The M-Link was inaugurated over a decade ago in order to connect Middletown and Meriden. Present day M-Link service remains limited as well as unreliable for many. Many Middletown residents use the M-Link in order to transfer at Meriden Station for CT Transit buses going to various destinations in the region as well as for Amtrak service. The M-Link runs Monday through Friday as well as on Saturdays. A new schedule will be made for the M-Link Express in order for buses to line up with CTRail train times.
Current M-Link Fares
Recent Fiscal Issues and Changes to M-Link Service
In June of 2017, the M-Link was at risk of a 45% cut to service. There was a public hearing and due to public pressure, the Mayor of Middletown, Dan Drew and state representatives kept the service running, however it is unsure whether the funding will be sustained in the future. During the public hearing, many residents had the chance to speak and voice their opinions. Many saw the bus service as a community that was imperative for the larger Middletown community. Most of the people who ride the bus are low-income individuals who either don’t or rarely have access to a car. Many residents use the bus to go to work or get out of Middletown and go to the mall in Meriden or the Walmart in Cromwell.
Within a week of the public hearing, on June 30th, Andy Chiaravallo, the then current Administrator of MAT, and the Financial Contact, Cornell Lewis, were fired due to lax fiscal management. After the firings, Mayor Drew installed an interim administrator, Philip Pumphrey, who oversaw Middletown Area Transit until mid-September, when Lisa Seymour, who had worked for CT Transit previously, took over full-time after September 20th of 2017. Another significant change in M-Link service came when MAT announced the elimination of the “Middletown Plaza” and “Meriden Mall” stops, which went into effect November 20th, 2017. It is evident that the M-Link needs to be revitalized.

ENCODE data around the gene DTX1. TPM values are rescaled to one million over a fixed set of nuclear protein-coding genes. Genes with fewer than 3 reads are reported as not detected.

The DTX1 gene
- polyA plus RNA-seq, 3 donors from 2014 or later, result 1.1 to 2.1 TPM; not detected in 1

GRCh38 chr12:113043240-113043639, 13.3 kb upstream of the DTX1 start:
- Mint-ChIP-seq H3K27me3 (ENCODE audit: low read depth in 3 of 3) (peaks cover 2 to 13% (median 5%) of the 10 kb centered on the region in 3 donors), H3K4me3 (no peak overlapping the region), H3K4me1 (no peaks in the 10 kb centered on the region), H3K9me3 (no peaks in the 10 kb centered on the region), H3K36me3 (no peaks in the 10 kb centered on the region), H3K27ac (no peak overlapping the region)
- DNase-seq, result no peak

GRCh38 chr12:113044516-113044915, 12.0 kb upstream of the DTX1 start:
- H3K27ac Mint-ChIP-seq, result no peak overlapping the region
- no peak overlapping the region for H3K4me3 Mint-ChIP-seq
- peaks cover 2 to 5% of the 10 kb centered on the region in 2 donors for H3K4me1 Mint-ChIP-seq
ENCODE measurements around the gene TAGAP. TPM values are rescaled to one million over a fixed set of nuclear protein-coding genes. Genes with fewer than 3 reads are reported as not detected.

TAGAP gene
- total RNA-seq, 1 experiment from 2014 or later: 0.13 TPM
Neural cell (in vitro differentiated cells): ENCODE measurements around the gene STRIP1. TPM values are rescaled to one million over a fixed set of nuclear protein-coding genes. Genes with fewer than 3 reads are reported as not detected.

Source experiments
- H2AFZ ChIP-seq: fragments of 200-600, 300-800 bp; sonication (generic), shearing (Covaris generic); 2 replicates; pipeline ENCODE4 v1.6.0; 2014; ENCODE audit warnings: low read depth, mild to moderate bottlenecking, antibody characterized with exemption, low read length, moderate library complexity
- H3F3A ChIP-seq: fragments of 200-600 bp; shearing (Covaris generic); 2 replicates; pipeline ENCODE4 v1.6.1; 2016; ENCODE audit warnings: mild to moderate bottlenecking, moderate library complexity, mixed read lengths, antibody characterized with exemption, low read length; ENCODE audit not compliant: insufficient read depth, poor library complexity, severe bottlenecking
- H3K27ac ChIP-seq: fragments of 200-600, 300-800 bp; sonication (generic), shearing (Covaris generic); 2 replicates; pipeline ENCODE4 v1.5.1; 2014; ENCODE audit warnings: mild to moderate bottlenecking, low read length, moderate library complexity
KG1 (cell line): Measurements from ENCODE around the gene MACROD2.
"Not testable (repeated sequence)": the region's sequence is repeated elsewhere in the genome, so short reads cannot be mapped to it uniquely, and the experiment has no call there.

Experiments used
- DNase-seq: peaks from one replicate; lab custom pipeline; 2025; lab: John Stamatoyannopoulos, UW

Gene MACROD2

In April of 2018 there was a proposal by the Department of Transportation to enact 15% service cuts beginning in July and a 50% reduction of service cuts in 2019. According to a release by 9 Town Transit, another transit district in Connecticut, similar to Middletown Area Transit:
For decades, transportation programs in Connecticut have been funded by a tax on gasoline and diesel fuels that go into the Special Transportation Fund. The 25 cent gas tax has not changed since 2000, while vehicles have become more fuel efficient, all resulting in a decrease in revenues. Without action from the legislature, the Connecticut Department of Transportation warns that there will not be enough funding coming into the Special Transportation Fund to cover the expenses of the state’s transportation system. As a result, 9 Town Transit would see a 15% reduction in funding in 2018 and a 50% reduction of funding in 2019.
The effects on 9 Town Transit, will most likely be the same for Middletown Area Transit.
Luckally during this legislative session, organizers from Middletown came together and demanded no to any bus cuts and won!